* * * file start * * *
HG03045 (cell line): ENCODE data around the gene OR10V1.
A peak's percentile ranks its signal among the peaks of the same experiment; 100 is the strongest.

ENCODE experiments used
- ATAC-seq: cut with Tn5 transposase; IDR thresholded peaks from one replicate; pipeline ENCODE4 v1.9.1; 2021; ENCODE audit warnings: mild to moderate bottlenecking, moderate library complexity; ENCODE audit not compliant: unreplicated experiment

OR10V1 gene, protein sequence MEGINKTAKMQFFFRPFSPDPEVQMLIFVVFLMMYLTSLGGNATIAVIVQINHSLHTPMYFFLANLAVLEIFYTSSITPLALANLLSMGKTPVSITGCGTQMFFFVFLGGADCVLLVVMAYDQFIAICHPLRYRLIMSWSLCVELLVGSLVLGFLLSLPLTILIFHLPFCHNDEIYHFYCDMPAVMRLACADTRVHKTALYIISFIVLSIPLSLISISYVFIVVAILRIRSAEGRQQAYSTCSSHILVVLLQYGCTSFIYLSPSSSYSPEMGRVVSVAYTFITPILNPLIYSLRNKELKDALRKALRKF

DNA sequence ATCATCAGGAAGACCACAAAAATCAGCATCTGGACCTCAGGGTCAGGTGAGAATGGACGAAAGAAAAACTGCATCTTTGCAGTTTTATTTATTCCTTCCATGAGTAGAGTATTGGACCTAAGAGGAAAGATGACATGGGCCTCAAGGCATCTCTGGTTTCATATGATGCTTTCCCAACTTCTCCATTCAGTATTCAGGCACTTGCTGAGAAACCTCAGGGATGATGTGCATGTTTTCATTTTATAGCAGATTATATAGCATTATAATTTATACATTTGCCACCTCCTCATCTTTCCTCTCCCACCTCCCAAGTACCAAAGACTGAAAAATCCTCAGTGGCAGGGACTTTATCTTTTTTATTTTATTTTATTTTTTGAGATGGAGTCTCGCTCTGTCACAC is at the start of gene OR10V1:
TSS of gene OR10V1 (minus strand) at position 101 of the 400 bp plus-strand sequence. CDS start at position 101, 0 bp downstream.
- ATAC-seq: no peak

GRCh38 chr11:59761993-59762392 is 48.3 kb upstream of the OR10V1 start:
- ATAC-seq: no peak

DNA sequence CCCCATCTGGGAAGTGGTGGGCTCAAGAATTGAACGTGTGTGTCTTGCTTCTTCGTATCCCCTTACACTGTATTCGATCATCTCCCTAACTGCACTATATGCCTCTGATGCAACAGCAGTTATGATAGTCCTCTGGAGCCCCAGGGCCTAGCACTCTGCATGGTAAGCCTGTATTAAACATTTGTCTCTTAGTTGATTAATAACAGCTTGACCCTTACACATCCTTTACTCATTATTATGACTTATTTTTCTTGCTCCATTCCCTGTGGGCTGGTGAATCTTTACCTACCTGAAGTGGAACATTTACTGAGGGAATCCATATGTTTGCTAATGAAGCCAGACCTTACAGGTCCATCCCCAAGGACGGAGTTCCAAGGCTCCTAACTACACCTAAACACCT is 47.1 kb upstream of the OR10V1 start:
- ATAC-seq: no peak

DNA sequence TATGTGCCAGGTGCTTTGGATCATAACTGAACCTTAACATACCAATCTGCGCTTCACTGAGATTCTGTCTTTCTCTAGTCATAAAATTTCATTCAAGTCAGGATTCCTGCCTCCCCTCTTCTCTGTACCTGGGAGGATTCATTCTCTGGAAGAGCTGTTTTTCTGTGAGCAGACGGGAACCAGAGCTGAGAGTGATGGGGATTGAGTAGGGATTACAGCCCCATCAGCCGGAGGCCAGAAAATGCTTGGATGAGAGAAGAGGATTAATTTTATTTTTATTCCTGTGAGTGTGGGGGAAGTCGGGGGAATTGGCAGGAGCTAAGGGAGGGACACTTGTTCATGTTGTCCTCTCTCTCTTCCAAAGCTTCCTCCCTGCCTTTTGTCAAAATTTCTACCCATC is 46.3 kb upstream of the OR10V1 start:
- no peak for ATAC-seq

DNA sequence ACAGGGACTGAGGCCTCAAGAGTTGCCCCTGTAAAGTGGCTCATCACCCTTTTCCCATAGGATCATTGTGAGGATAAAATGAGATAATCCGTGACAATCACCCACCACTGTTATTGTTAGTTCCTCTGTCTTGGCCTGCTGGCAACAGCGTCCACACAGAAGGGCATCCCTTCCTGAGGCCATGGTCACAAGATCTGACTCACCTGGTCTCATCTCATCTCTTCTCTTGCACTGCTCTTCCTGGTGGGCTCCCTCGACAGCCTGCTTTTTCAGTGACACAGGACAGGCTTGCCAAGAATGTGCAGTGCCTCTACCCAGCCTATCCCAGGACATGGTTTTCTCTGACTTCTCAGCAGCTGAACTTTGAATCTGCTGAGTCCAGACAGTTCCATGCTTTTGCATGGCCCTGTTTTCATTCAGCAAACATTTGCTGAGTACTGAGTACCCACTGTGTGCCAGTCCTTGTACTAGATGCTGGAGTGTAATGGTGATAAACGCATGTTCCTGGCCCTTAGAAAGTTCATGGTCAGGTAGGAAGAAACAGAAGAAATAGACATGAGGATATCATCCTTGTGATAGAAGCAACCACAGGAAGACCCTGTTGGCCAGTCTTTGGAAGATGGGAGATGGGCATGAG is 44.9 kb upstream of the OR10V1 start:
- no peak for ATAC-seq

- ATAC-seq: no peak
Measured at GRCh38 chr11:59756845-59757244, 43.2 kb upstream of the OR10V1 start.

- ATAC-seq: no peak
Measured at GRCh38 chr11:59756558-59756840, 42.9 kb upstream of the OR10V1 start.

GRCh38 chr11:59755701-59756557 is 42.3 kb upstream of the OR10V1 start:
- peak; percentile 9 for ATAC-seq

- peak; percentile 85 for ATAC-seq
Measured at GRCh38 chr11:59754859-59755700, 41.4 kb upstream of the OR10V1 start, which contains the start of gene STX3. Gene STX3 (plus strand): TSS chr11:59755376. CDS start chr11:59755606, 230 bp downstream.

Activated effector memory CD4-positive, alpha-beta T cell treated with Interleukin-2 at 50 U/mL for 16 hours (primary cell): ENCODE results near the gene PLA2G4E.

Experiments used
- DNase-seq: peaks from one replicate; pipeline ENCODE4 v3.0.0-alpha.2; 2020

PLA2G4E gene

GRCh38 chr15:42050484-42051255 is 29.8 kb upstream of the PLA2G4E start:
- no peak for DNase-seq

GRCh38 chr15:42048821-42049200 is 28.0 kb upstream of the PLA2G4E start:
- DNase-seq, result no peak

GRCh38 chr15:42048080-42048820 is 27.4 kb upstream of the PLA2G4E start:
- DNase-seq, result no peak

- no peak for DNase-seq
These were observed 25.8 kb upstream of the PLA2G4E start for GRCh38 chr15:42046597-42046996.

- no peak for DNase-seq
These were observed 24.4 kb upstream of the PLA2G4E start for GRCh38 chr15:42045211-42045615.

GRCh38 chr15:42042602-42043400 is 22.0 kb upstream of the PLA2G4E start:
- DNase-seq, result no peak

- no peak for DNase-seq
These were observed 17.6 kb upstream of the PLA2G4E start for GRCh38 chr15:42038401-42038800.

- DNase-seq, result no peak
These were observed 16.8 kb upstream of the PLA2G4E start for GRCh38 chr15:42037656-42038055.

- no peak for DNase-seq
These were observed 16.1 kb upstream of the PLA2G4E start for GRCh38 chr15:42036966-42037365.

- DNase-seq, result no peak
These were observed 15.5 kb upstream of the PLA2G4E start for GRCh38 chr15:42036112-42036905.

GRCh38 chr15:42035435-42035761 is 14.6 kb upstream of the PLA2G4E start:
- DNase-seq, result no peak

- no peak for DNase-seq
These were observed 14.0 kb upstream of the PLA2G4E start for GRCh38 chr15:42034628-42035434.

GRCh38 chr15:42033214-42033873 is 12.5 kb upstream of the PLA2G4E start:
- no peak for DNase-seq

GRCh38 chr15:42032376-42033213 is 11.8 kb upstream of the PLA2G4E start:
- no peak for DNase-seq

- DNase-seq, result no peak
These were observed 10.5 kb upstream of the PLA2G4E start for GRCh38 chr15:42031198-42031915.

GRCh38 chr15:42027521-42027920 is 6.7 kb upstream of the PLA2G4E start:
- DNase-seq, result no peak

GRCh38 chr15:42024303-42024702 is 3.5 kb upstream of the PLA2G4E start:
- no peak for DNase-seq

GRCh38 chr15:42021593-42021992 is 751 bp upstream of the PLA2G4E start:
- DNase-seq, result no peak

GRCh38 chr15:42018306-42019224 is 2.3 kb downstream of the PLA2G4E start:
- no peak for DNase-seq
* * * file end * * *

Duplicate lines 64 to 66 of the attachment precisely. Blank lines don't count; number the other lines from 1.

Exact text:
- DNase-seq, result no peak

GRCh38 chr15:42018306-42019224 is 2.3 kb downstream of the PLA2G4E start:
- no peak for DNase-seq